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Copyright 1995 - 2008   John Tait   All rights reserved.

A Ball hitch Mobile mount

   Having recently aquired a new FT857 rig, I decided to fit out the car for a bit of mobile operation. As I drive a company car, and my employers do not take kindly to employees digging holes in their vehicles, how was I going to mount the antennae??

   VHF/UHF was not a problem, as an ordinary magnetic mount, in the roof centre would do fine. The HF whip was another matter altogether. Any Magmount, would not be as safe as I would like, and even if a suitable Magmount could be found..where could I put it?... Centre of the roof?...too high!  Anyway, that spot is used by the VHF/UHF whip.  On the booth lid?... Maybe the top of the whip would be too high, and what about grounding?... I'd have to run grounding straps from the booth lid to the chassis etc.....messy!

    I decided that the best option was to mount the whip on my trailer hitch.. This would give a good solid attachment point, good grounding to the chassis, and a reasonably good position on the vehicle RF-wise..  Up to now, any ball hitches that I have had, were bolted to a plate. These bolts could be used to mount a piece of angle iron to carry the antenna base mount. My present hitch is of a different type, and consists of a curved bar which disappears under the chassis of the car, and there are no handy bolts to hold a base mount. Most new cars that I have seen have this type of hitch..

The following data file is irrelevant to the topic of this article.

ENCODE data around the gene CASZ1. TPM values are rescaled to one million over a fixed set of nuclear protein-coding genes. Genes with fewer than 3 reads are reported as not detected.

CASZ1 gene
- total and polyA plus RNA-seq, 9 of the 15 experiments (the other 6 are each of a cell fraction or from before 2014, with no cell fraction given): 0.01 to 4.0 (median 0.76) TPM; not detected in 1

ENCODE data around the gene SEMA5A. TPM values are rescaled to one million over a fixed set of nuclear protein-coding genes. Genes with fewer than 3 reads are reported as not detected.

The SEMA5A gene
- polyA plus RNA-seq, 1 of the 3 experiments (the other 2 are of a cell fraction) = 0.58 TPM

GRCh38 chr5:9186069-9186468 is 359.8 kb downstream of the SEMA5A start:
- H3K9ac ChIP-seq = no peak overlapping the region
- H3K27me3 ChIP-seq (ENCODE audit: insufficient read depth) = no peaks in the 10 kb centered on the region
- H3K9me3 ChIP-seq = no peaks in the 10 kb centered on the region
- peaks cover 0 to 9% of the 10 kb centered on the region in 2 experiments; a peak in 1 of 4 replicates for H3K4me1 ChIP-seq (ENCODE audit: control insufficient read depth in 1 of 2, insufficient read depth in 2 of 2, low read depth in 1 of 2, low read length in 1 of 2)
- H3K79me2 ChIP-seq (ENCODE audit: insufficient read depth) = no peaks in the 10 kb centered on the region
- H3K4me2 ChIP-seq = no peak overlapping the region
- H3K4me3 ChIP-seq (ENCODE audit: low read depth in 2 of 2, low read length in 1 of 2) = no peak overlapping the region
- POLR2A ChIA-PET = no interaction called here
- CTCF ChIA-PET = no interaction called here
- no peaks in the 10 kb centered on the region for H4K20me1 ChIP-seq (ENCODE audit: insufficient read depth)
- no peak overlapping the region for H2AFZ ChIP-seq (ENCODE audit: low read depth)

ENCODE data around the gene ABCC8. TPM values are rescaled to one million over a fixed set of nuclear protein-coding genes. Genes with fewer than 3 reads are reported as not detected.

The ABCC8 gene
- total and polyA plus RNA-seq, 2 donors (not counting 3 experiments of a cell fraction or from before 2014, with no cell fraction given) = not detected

Of course I could have just gone an ordered a nice new mount from Dick N7EMW who seems to cater for all kinds of mobile mounts, and will do "specials", as he seems to like a challenge. But I was in a hurry,  I'm a cheapskate, and my brother has quite a well fitted workshop, with lots of bits and pieces of steel lying around.

 

 

    

 The Construction

            I picked a piece of pipe, about 8 inches long, which fitted snugly over the ball hitch..about 2 inches ID. I drilled a hole about 2 inches from one end, and welded a nut over this hole. A bolt passes through this nut, and into the pipe. It is tightened against the hitch, making a good electrical contact, and locking the mount firmly in place.

 

 

 I then welded a piece of angle iron to the top of the pipe, and drilled a hole on the horizontal part to accomodate the 3/8th inch base mount for the whip. The whip stands back far enough to allow the booth lid to open freely, and it only takes a minute to assemble, or take apart the whole shebang..

 

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